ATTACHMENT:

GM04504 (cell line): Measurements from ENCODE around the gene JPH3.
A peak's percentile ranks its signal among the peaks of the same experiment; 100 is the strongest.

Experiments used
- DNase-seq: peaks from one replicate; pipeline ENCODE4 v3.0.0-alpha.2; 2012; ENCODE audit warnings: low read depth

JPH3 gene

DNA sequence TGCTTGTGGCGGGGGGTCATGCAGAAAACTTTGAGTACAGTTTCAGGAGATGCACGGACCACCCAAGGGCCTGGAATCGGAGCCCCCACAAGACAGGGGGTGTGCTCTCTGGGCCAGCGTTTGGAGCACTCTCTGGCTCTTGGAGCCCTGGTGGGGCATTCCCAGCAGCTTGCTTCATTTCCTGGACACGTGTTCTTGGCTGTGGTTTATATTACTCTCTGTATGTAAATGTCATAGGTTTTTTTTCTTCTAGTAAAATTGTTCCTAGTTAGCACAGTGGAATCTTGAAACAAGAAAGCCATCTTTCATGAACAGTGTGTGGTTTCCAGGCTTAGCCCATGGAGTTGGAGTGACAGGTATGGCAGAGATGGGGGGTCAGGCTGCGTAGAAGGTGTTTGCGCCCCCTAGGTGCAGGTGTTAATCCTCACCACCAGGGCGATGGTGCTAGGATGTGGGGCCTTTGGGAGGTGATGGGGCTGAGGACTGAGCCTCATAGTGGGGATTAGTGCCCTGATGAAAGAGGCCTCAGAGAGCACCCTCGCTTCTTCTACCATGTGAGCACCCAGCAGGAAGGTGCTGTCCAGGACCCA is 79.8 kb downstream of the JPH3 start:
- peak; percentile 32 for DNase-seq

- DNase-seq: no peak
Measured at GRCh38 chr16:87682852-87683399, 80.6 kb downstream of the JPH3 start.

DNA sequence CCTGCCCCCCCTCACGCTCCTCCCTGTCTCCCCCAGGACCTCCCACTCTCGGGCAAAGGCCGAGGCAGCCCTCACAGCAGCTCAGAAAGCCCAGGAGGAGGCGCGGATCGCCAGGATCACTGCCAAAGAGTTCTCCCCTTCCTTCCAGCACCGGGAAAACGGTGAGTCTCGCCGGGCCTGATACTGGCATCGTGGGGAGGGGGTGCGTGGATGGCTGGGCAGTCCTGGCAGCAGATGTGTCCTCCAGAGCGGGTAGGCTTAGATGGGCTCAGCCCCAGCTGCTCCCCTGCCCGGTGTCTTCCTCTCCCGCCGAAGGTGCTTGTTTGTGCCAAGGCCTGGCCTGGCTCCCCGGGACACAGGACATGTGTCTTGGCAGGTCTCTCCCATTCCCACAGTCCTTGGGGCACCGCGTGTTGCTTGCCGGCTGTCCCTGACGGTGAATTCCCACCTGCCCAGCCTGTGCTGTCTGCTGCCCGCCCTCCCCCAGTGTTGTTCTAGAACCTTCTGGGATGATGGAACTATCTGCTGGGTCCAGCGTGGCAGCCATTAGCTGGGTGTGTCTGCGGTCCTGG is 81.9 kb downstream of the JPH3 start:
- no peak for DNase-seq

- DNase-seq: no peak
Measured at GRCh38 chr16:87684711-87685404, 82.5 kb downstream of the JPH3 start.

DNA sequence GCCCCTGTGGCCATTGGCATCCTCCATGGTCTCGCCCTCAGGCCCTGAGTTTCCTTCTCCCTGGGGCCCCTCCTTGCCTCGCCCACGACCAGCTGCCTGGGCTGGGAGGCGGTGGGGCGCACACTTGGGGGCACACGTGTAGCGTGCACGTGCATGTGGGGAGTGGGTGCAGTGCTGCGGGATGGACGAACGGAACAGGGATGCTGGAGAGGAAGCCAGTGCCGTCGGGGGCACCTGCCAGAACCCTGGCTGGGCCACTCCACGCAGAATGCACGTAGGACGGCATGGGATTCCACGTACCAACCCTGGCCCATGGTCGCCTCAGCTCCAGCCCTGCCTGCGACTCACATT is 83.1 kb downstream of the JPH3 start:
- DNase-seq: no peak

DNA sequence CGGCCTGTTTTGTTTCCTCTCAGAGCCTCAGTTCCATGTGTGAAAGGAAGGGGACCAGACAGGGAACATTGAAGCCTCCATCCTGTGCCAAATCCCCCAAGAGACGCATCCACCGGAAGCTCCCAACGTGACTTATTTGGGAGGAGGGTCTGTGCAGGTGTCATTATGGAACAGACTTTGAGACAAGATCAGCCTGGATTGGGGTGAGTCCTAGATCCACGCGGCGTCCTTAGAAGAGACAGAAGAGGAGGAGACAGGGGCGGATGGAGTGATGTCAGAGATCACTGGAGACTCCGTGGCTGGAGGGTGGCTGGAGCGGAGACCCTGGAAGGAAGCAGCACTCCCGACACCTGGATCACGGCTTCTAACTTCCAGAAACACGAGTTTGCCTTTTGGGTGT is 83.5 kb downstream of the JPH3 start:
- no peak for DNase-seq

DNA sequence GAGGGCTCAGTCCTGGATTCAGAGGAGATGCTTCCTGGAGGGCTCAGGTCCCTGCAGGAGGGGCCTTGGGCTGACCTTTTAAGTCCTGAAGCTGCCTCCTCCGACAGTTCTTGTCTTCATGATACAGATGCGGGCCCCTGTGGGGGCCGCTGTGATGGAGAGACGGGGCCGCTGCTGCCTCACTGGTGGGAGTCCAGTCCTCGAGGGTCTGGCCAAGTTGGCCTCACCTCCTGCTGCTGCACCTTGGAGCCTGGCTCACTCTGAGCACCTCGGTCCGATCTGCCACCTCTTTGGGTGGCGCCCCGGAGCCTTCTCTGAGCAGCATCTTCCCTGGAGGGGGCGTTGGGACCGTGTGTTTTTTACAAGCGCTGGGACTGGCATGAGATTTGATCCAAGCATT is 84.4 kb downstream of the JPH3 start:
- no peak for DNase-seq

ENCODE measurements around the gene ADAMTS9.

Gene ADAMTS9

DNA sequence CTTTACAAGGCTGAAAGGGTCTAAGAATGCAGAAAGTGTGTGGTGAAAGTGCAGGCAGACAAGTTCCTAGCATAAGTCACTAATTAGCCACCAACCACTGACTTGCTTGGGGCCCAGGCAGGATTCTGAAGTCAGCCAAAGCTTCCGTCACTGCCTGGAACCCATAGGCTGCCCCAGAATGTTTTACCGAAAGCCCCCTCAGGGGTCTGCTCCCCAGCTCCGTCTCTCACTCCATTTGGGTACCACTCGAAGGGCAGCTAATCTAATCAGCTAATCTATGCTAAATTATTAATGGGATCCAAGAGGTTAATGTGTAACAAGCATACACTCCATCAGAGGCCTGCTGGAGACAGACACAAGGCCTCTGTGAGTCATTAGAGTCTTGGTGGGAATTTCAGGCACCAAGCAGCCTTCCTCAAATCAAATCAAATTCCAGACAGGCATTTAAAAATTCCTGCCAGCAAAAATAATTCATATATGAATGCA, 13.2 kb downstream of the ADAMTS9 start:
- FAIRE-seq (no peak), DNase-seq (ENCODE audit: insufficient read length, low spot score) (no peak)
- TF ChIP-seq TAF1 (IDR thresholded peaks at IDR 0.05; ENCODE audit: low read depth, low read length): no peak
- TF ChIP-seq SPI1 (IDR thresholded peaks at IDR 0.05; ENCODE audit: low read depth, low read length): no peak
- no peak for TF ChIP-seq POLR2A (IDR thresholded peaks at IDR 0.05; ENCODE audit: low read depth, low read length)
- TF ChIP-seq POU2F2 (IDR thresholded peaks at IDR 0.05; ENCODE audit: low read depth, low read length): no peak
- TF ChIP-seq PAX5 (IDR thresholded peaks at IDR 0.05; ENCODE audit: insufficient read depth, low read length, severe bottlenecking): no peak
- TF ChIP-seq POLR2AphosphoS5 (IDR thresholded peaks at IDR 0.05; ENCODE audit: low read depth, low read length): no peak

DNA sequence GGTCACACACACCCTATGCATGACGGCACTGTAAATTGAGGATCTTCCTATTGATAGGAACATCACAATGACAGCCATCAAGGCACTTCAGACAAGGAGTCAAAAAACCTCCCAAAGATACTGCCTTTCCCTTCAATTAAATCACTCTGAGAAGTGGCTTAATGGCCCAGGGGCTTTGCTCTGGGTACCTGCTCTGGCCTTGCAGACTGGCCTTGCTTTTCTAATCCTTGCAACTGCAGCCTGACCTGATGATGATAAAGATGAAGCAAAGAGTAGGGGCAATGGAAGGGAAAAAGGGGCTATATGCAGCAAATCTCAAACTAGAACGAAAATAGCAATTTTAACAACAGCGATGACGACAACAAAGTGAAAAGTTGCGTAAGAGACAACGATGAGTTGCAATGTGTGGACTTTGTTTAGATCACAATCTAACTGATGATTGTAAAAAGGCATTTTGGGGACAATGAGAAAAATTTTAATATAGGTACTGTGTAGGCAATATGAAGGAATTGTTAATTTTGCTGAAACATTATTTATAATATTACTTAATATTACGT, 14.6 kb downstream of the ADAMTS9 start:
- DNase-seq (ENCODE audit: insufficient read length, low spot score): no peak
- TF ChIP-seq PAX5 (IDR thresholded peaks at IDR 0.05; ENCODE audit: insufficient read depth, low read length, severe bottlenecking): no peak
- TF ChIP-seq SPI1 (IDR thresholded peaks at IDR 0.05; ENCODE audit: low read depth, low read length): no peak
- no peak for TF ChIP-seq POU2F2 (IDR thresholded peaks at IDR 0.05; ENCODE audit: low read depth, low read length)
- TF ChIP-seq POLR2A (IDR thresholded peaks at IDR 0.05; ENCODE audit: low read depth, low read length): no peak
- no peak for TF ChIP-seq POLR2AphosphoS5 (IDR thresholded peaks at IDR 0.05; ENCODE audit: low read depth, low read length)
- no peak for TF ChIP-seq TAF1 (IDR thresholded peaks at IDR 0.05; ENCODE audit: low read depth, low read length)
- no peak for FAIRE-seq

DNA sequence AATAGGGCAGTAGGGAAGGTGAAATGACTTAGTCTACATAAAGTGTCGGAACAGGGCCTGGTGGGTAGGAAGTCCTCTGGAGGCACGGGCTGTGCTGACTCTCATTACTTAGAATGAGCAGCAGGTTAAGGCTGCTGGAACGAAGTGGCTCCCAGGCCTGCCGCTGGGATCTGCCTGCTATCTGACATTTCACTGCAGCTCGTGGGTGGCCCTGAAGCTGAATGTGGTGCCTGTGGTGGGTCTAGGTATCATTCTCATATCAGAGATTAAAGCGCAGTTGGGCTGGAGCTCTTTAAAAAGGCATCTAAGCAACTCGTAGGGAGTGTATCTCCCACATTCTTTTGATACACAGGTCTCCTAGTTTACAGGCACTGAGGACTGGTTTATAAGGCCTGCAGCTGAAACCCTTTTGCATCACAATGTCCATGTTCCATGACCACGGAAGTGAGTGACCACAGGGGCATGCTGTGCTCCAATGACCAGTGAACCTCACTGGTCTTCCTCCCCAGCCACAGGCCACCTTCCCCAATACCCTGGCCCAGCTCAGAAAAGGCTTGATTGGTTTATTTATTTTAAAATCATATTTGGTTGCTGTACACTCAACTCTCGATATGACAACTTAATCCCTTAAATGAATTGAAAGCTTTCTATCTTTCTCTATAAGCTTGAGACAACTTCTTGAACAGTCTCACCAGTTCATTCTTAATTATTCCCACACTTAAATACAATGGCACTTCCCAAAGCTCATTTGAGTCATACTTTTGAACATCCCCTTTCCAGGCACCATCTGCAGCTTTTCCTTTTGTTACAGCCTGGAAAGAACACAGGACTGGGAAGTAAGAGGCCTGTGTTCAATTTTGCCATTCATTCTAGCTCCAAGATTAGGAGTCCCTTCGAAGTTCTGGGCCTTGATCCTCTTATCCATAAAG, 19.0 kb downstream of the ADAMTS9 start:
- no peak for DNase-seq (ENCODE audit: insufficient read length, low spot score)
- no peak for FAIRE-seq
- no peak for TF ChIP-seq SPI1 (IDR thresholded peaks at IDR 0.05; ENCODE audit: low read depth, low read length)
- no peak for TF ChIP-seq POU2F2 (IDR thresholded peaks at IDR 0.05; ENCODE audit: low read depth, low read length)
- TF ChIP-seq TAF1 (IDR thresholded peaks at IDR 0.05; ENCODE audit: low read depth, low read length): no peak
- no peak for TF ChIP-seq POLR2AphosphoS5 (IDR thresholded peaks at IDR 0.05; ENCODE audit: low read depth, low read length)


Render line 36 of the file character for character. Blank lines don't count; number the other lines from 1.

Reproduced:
- no peak for TF ChIP-seq POLR2AphosphoS5 (IDR thresholded peaks at IDR 0.05; ENCODE audit: low read depth, low read length)